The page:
At this point, we will be in contact with local women’s empowerment organizations and, therefore, have determined who will run our pilot program. If possible, we would like to reach out to Yogurt Mamas, an extremely successful women’s group of self-sustaining female enterprises, so that they could act as mentors to the Oviita Mamas. Since it will be hard to spend the optimal amount of time over there, and because our mission is to encourage and support others, we will likely hire a local director of operations to ensure things run smoothly. While our pilot program is running, we will be conducting a lot of studies with our university partners so that we can start making plans for the next stage.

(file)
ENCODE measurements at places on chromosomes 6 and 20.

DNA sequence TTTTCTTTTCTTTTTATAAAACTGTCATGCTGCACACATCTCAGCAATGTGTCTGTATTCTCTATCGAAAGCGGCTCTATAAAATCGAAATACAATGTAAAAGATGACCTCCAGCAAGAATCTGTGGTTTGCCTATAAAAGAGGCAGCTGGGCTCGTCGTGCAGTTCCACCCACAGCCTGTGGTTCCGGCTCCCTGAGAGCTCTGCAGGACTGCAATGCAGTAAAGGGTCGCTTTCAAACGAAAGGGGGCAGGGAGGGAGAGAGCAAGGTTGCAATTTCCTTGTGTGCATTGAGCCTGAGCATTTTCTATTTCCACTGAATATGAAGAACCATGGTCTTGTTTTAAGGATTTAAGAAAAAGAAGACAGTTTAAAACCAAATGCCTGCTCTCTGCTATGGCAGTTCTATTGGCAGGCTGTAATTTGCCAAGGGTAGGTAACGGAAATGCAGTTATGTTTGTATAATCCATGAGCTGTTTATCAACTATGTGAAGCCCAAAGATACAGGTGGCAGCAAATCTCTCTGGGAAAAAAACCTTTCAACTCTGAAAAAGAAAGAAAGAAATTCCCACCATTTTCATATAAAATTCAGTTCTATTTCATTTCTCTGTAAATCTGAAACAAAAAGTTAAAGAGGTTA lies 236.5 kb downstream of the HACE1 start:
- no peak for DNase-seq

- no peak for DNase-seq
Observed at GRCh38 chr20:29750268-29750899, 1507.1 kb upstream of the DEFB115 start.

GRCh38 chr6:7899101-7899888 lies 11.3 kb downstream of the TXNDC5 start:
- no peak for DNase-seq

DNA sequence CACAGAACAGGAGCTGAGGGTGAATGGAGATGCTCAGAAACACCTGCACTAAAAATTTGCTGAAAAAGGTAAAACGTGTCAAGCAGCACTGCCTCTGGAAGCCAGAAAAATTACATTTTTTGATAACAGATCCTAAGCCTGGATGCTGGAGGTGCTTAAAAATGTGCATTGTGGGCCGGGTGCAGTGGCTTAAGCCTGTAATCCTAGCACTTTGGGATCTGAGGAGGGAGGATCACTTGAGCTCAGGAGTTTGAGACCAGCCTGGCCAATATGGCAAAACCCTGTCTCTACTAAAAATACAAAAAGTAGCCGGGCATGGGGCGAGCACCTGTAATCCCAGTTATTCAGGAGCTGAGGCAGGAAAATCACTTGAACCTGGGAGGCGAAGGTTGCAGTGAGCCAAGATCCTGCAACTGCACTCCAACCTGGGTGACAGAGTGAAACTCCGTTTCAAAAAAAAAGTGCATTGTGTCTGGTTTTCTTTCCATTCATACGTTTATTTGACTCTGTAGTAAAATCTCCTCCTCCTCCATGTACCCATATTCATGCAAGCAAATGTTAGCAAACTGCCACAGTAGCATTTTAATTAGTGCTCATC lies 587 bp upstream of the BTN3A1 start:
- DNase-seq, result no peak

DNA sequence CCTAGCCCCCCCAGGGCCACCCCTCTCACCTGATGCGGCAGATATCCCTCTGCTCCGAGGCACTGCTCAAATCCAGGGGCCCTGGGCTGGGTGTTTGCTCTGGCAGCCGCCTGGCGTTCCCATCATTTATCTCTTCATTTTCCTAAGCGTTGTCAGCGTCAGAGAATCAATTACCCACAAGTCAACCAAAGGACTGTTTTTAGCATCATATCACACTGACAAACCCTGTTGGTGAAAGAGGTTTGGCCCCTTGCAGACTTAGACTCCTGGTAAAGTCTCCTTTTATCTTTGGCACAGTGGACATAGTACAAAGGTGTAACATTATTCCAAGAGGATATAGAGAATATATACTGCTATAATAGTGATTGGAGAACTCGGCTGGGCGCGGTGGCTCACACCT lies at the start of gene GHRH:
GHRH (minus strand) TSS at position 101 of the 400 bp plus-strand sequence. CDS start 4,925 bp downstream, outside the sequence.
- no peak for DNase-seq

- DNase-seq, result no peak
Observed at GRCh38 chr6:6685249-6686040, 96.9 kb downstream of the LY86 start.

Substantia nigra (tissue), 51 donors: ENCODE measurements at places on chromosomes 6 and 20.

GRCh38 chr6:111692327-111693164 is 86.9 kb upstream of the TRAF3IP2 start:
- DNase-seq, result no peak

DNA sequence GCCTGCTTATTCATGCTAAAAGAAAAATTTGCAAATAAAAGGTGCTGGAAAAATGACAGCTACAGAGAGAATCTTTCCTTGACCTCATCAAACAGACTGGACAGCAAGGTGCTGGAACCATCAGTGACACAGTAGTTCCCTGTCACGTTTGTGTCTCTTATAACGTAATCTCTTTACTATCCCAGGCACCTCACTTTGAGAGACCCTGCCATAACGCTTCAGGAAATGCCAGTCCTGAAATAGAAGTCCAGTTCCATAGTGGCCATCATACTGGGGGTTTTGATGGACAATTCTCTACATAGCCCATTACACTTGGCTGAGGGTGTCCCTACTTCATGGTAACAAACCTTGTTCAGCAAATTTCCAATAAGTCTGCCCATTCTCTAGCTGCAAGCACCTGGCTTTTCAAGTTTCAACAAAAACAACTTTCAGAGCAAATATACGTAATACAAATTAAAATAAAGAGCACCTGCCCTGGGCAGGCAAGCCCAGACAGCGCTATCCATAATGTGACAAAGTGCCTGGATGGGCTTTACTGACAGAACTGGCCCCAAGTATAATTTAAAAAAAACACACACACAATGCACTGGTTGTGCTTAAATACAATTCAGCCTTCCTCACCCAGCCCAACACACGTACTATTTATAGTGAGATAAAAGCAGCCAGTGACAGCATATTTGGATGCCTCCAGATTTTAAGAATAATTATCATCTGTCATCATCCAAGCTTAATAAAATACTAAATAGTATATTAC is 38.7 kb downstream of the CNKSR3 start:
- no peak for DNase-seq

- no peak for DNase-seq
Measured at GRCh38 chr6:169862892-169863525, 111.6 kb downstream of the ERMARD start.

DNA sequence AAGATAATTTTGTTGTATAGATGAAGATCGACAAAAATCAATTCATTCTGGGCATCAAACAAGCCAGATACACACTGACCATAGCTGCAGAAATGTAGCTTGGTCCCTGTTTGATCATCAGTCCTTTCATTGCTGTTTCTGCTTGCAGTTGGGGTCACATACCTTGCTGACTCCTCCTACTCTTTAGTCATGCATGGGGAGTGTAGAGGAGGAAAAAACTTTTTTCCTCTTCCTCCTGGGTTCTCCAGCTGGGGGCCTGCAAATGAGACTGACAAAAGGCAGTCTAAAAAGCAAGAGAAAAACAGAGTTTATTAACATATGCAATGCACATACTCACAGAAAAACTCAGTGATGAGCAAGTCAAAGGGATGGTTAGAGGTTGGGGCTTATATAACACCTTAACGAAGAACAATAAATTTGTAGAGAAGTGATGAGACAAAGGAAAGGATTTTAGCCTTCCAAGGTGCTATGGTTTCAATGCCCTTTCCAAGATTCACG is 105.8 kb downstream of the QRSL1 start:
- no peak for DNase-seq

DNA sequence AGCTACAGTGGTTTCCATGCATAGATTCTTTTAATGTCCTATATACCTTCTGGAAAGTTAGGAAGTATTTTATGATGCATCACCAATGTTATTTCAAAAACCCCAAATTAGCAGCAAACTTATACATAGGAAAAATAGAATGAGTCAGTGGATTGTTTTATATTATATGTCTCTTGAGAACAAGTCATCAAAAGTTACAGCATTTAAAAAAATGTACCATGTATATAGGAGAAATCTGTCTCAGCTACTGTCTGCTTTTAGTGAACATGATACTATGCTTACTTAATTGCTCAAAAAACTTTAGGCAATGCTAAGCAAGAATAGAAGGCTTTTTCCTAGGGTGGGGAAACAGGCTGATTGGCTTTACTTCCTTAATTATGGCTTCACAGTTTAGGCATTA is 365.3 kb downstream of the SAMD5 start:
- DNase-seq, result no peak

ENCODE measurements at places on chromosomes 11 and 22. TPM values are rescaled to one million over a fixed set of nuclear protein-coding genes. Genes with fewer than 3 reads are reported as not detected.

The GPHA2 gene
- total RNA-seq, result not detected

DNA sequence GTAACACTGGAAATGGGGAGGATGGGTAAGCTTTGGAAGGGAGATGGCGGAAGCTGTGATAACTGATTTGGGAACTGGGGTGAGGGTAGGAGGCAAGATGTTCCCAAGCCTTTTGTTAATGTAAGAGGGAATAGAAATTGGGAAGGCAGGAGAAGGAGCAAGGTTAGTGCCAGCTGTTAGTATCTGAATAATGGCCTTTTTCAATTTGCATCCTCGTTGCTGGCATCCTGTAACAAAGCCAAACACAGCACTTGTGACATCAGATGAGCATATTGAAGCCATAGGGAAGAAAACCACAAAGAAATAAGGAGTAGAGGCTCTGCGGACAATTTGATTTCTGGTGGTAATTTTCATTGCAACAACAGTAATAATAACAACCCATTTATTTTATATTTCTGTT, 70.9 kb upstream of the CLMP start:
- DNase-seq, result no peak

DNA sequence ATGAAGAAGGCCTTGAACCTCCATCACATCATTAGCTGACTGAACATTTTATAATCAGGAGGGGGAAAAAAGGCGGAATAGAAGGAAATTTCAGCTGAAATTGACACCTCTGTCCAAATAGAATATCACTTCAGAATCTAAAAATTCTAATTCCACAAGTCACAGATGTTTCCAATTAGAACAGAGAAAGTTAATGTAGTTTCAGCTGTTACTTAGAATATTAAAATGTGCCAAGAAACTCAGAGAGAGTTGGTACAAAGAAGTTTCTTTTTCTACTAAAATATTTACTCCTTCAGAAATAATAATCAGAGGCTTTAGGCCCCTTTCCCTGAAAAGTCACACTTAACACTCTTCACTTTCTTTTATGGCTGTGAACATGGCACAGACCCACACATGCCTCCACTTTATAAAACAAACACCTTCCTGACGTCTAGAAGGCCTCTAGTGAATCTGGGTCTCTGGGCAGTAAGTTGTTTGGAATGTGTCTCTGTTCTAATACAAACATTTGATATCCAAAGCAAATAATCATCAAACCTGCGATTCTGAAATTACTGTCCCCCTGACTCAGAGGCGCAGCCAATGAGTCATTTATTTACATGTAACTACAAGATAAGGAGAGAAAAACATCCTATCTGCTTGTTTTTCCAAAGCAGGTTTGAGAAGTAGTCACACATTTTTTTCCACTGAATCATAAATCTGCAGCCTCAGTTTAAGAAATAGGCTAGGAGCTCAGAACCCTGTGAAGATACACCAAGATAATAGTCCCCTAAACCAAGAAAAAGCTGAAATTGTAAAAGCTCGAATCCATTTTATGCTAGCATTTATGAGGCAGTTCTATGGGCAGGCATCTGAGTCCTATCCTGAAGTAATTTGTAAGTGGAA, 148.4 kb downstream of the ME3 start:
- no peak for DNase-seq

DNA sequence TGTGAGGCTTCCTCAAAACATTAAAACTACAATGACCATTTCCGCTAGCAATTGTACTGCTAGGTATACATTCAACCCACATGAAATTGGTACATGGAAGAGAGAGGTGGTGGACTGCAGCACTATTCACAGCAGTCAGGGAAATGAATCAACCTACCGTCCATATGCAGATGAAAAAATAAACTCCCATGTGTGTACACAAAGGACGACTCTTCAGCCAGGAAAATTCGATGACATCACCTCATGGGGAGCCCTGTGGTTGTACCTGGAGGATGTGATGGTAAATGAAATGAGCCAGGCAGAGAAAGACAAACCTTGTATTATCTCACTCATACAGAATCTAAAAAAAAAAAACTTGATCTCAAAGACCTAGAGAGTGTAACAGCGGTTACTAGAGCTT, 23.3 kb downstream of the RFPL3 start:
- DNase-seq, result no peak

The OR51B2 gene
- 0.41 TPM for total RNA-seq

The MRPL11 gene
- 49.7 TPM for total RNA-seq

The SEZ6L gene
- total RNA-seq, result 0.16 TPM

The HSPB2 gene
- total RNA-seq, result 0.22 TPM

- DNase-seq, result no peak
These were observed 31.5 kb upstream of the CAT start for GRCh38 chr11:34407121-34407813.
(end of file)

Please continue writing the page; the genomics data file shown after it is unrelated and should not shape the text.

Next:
Upon a successful pilot program, we should now have evidence to help influence our public perception in new locations as well as a good amount of data on things that work and don’t work. Moving to a new location will follow a similar sequence of steps as the first but with a little more speed. However, the biggest difference is that now that we are a little more established, we can start curating programs and resources from all our partners to specifically fit that community’s needs. If a vitamin A deficient community is in an isolated area and doesn’t have access to electricity, we can collaborate with a partner that provides solar panels. If a community doesn’t have access to clean drinking water, we collaborate with a partner like CAWST to bring access to clean water. We hope that we can ensure a successful community influence by taking as many factors into account as possible. Any plans past this point would be pure speculation, but our mission will remain the same: to provide locals with an idea and support their vision of implementation.